Industry News Telemedicine

The Year Ahead in Telehealth: How It’s Evolving, Why You Should Care & the Business Impact

MeMD makes predictions for telehealth in 2019

The potential of telehealth is truly limitless. In fact, a robust telehealth system provides care for astronauts on board the International Space Station who typically spend many months in outer space and for whom virtual care is the only possible healthcare solution. In the future, telehealth will enable medical providers to reach into the most remote areas of the planet, bringing breakthrough treatments to patients regardless of geography, financial means or other circumstances. Meanwhile, new tools and technologies will protect at-risk patients like never before, allowing clinicians and patients themselves to monitor health in real time and anticipate (and even prevent) major medical episodes – such as heart attacks, strokes, diabetic episodes – before they ever happen.

The year ahead is promising, too, with telehealth poised to usher in medical breakthroughs that are beyond our wildest imaginings.

How will 2019 shape up? Here are MeMD’s predictions for telehealth in the year to come in the areas of medical care, technology, legislation, enrollment and marketing.

Medical Care

  • Chronic Disease: The U.S. healthcare system spends $3 trillion a year. Of this amount, $7 out of $10 is spent on the diagnosis and management of chronic diseases like high blood pressure, heart disease, diabetes, obesity and stroke. Worse yet, a lot of this money is spent on hospital care following catastrophic – though preventable – health episodes like a diabetic crisis or heart failure.
  • Technology: New technologies, combined with the power of virtual care, are on the precipice of transforming the management of chronic disease. In the past several years, health and fitness wearables have become so sophisticated that some are now offering an EKG tracker – and that’s just the beginning. This technology will soon pave the way for blood sugar monitoring for diabetics, blood pressure tracking for people at risk of heart problems, and the like. In short, giving providers the ability to monitor medically fragile patients remotely will help stop heart attacks and diabetic episodes before they even happen, keeping them out of hospitals and improving their quality of life (while drastically cutting our nation’s healthcare costs).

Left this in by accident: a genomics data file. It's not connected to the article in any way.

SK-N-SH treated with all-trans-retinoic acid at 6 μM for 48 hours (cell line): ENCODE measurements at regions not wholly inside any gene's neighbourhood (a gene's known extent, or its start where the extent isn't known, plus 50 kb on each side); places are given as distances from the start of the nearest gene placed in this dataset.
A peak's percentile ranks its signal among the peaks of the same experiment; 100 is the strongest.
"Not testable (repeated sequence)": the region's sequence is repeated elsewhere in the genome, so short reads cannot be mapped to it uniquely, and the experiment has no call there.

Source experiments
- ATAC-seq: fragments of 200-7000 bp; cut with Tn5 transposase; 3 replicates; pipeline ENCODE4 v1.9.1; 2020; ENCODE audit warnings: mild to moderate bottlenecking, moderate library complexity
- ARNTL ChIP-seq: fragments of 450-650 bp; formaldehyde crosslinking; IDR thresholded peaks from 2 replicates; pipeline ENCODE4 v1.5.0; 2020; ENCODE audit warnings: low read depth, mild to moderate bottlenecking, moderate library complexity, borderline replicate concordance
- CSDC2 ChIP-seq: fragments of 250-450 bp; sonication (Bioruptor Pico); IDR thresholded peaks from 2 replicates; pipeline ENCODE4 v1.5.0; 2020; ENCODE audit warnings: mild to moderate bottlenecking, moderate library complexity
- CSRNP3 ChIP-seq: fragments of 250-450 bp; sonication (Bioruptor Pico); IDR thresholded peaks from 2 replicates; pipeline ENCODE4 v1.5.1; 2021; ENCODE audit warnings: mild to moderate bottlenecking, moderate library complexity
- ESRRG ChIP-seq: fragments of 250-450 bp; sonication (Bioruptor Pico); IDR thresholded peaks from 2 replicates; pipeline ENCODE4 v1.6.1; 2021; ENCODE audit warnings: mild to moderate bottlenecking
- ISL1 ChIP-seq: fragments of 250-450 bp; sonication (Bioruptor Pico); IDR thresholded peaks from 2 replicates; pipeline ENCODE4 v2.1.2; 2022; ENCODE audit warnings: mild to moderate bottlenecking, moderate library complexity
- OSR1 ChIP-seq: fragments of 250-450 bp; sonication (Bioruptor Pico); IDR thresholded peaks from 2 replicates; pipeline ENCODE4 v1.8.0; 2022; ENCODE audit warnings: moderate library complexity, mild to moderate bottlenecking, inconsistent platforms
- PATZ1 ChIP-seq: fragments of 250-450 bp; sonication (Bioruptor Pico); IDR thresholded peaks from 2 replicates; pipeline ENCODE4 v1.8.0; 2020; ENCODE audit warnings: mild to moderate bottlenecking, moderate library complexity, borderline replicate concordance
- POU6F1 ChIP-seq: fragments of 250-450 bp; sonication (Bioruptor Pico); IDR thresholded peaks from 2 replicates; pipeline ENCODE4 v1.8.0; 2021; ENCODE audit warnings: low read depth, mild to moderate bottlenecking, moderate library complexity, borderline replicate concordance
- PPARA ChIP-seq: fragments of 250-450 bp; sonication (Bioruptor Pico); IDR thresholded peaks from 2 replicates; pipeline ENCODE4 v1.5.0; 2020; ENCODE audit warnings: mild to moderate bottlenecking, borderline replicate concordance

• Telehealth Integration: There’s never been a more exciting time to work in telehealth – and we’re only scratching the surface. Today, companies like TytoCare are enabling doctors to complete a comprehensive exam of the heart, lungs, ears, skin, throat and temperature – all in a virtual setting. AliveCor has created an app that allows people to take a medical-grade EKG in only 30 seconds. In the near future, every health specialty – from neurology and pain management to pulmonology and behavioral health – will offer both in-person and virtual solutions.
  • Behavioral Health: America is in the midst of a mental health crisis. A critical shortage of providers, reimbursement challenges and the stigma of mental illness are major barriers for people who need care. One in five people struggle with a mental or emotional issue, yet few of them seek out treatment.

    Telebehavioral health is transforming mental healthcare as we know it. All indicators show that behavioral healthcare in a virtual setting is just as effective as in-person care, but it’s far more accessible, convenient and provides a level of anonymity not available with traditional mental health services. It will throw open the door to safe, confidential and much-needed treatment.

Legislation

  • Uniformity: Up until 2017, state laws and healthcare board regulations supplied the vast majority of telehealth governance. In the last 12 months, the federal government has increased their telehealth presence, creating national legislation that we hope will speed the growth of telehealth and enable Americans to enjoy the full benefits of virtual care.
  • Medicare: Until recently, Medicare reimbursement for telehealth was limited to rural areas with low populations. Patients had to go to a medical office to receive telehealth care, often in the form of remote patient monitoring or consultation with a provider in another part of the country. In other words, it was far too limited to provide much value.

    That has all changed. Passage of new laws will loosen restriction on telehealth in the next two years. In addition, reimbursement will increase with the creation of more Medicare codes for providers and health plans, enabling seniors to connect with their doctors virtually. This will especially benefit elderly and disabled patients (and their caregivers) for whom transportation is an issue.
  • DEA Special Registration: Since 2009, the Ryan Haight Act has prevented telehealth providers from prescribing controlled medications. The president recently signed into law the Special Registration for Telemedicine Act of 2018, which requires the Drug Enforcement Administration to provide licensing for qualified physicians and nurse practitioners to prescribe controlled substances via telehealth without an in-person exam.